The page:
The world reacts as Donald Trump takes power

Kermit Williams Jr. | 1/24/2017, 1:03 p.m.
On the streets, in small gatherings and in the halls of government, people around the globe weighed in on US ...

On the streets, in small gatherings and in the halls of government, people around the globe weighed in on US President Donald Trump's inauguration Friday, anticipating how his policies may play out on the international stage. But it was Russia's officials who tweeted some of the most celebratory messages, with one senator calling the day "a defining moment in history."

Here is some of the reaction from around the world, from opposition to support -- and even indifference:


A Women's March in Brussels elicited criticism of Trump's offensive comments about women and alleged cases of sexual harassment. The demonstration drew participants from a range of countries, including Norway and Spain.

Katrine Steinfeld, a Norwegian-Hungarian who works for gender equality in Brussels, said she fears that Trump's election will legitimize the ill treatment of women.

"It's crazy that this man can lead a country and assault women," Steinfeld said.

"His behavior creates legitimacy for attitudes that is not appropriate and that is a threat for women," she added.

Rebecca, who did not give her last name, was critical of Trump, but expressed cautiously optimism.

"I came because I don't want Trump to be the new normal," said Rebecca, a Spaniard residing in Brussels. "It's a threat for moral and human rights. I'm not against him. I'm against what he says."

"We need to watch and see what he will do," she added. "I give him credit and I will wait and see, but I fear it would be bad."


Cuba's state media paid little attention to Trump's inauguration, perhaps wary of his promises to take a harder line on the communist-run island, CNN's Patrick Oppmann reports.

Granma, the official communist party newspaper, ran articles Friday on birth statistics, the end of the baseball season and a new, experimental strain of cigar tobacco, but made no mention of Trump's swearing-in.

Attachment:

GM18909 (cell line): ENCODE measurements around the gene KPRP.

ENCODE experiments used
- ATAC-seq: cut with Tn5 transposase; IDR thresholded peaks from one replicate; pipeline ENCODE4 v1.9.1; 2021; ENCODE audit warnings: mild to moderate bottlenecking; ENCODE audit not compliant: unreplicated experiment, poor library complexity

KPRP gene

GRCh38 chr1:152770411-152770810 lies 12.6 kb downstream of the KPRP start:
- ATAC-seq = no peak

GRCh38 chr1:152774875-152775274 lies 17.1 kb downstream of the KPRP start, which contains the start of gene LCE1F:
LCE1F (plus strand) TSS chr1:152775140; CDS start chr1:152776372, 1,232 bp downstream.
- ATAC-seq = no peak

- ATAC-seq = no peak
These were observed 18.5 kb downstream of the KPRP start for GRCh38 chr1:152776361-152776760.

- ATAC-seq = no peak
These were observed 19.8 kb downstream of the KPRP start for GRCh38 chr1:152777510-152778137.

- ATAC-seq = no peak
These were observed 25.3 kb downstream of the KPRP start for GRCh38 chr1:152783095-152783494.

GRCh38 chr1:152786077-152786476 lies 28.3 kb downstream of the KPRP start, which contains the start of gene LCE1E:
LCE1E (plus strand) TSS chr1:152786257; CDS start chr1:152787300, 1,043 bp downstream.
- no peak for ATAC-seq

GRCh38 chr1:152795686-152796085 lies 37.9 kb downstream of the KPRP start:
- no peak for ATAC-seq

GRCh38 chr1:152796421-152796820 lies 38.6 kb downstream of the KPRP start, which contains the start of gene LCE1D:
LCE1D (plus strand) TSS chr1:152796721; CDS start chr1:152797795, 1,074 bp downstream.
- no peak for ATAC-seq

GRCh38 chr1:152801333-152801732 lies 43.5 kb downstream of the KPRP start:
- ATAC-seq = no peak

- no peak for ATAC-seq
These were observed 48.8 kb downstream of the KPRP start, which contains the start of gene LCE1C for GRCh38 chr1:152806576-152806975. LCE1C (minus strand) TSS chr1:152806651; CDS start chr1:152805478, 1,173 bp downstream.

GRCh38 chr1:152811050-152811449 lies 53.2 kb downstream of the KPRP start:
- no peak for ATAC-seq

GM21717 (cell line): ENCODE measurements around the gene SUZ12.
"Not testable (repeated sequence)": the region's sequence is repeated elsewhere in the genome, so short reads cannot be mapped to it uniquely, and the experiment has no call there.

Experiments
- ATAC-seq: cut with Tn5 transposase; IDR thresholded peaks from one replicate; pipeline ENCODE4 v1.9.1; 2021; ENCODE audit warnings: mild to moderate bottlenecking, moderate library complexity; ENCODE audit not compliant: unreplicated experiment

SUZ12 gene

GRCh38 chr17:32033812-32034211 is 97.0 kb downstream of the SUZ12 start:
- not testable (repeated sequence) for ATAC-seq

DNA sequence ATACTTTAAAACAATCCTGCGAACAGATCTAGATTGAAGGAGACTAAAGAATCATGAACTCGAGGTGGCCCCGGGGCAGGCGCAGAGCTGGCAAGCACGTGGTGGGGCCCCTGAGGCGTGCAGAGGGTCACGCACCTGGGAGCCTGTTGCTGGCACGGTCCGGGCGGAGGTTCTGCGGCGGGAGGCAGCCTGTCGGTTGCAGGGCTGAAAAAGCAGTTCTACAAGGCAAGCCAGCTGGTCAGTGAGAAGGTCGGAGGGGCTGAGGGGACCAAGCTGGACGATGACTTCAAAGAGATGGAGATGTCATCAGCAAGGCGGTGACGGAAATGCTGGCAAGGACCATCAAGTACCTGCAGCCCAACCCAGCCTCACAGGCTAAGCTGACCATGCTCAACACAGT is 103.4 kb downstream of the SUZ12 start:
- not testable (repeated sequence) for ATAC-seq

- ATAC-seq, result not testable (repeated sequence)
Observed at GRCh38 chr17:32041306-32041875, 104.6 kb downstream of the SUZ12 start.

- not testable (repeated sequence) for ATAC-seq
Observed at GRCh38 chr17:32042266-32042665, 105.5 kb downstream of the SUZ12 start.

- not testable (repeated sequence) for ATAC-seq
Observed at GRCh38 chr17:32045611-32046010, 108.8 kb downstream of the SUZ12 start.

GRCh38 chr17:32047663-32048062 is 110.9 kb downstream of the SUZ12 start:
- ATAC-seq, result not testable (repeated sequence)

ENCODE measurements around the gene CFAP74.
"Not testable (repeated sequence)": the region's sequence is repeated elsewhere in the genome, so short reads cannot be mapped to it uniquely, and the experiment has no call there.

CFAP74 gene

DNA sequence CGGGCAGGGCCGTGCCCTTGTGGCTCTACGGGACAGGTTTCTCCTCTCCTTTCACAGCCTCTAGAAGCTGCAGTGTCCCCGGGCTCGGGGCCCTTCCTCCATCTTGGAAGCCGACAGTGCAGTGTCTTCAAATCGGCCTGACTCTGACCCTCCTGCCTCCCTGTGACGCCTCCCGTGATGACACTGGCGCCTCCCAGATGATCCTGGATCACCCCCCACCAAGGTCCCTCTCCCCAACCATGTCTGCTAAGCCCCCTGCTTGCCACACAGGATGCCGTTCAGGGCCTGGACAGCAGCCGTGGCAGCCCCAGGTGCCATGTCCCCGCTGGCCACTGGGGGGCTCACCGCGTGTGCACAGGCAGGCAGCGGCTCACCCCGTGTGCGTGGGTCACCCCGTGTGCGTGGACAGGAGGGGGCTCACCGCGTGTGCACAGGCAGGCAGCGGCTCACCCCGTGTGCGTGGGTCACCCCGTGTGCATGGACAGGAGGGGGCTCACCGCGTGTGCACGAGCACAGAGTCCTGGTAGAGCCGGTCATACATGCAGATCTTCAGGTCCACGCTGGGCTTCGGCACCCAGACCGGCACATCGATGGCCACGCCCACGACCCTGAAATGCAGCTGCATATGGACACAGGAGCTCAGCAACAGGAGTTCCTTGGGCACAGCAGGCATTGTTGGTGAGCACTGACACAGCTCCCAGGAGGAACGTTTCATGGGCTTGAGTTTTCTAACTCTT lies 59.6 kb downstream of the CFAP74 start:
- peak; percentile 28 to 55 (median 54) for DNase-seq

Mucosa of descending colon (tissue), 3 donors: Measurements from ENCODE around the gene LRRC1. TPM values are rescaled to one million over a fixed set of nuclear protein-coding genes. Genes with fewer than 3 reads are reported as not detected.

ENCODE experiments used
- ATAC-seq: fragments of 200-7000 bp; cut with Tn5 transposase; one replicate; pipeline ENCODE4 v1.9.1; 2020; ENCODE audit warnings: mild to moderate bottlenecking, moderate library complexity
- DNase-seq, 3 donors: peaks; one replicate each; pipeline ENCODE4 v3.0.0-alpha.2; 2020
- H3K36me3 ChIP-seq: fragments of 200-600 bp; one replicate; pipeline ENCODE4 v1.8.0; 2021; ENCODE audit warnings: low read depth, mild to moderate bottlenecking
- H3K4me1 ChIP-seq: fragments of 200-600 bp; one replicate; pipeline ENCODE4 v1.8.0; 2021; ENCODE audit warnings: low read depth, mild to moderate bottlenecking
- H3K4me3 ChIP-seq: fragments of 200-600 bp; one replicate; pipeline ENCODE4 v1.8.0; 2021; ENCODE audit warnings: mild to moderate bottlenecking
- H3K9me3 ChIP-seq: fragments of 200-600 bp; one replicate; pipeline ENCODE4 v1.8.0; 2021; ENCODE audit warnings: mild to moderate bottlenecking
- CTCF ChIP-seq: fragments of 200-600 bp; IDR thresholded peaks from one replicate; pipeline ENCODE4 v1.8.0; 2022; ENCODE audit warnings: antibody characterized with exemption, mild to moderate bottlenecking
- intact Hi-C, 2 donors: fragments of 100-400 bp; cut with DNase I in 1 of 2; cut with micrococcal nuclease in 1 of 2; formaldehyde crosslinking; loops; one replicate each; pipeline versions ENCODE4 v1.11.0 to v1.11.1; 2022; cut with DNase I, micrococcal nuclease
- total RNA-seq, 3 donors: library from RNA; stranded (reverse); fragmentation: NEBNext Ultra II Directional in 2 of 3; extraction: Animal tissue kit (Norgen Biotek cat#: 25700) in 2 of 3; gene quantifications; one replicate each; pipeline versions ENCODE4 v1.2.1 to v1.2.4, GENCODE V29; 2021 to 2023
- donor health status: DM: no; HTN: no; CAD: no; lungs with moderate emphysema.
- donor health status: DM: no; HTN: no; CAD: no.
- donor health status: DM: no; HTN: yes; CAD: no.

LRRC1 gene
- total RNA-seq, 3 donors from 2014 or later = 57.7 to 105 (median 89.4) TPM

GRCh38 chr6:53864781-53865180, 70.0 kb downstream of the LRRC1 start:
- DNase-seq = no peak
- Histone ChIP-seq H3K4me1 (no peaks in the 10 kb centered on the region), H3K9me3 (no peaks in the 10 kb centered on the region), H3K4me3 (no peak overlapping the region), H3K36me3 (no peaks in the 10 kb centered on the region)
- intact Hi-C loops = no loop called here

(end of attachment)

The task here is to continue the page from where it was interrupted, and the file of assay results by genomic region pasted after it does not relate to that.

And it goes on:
During the presidential campaign, Trump pledged to reverse Obama's historic opening with Cuba if Havana didn't make concessions on human rights and religious freedom. Privately, Cuban officials have said they are waiting to see if Trump's action will match his rhetoric and so far have avoided criticizing him.


A wary China watched one of its toughest critics assume the presidency Friday, marking the start of what could be a more contentious bilateral relationship between the world's two largest economies.

Chinese Foreign Ministry spokeswoman Hua Chunying said Friday before Trump was sworn in. Chunying emphasized constructive bilateral relations between the two countries to "propel further development of China-US ties at a new staring point."

"We would like to join hands with the new US administration to uphold the principles of non-confrontation, non-conflict, mutual respect and win-win cooperation," Chunying said.

During his inauguration address, Trump took a populist tone, saying, "We must protect our borders from the ravages of other countries making our products, stealing our companies, and destroying our jobs."

Though he didn't mention China by name, he has vowed to be tougher on the country by renegotiating trade agreements and has even proposed imposing tariffs on Chinese imports.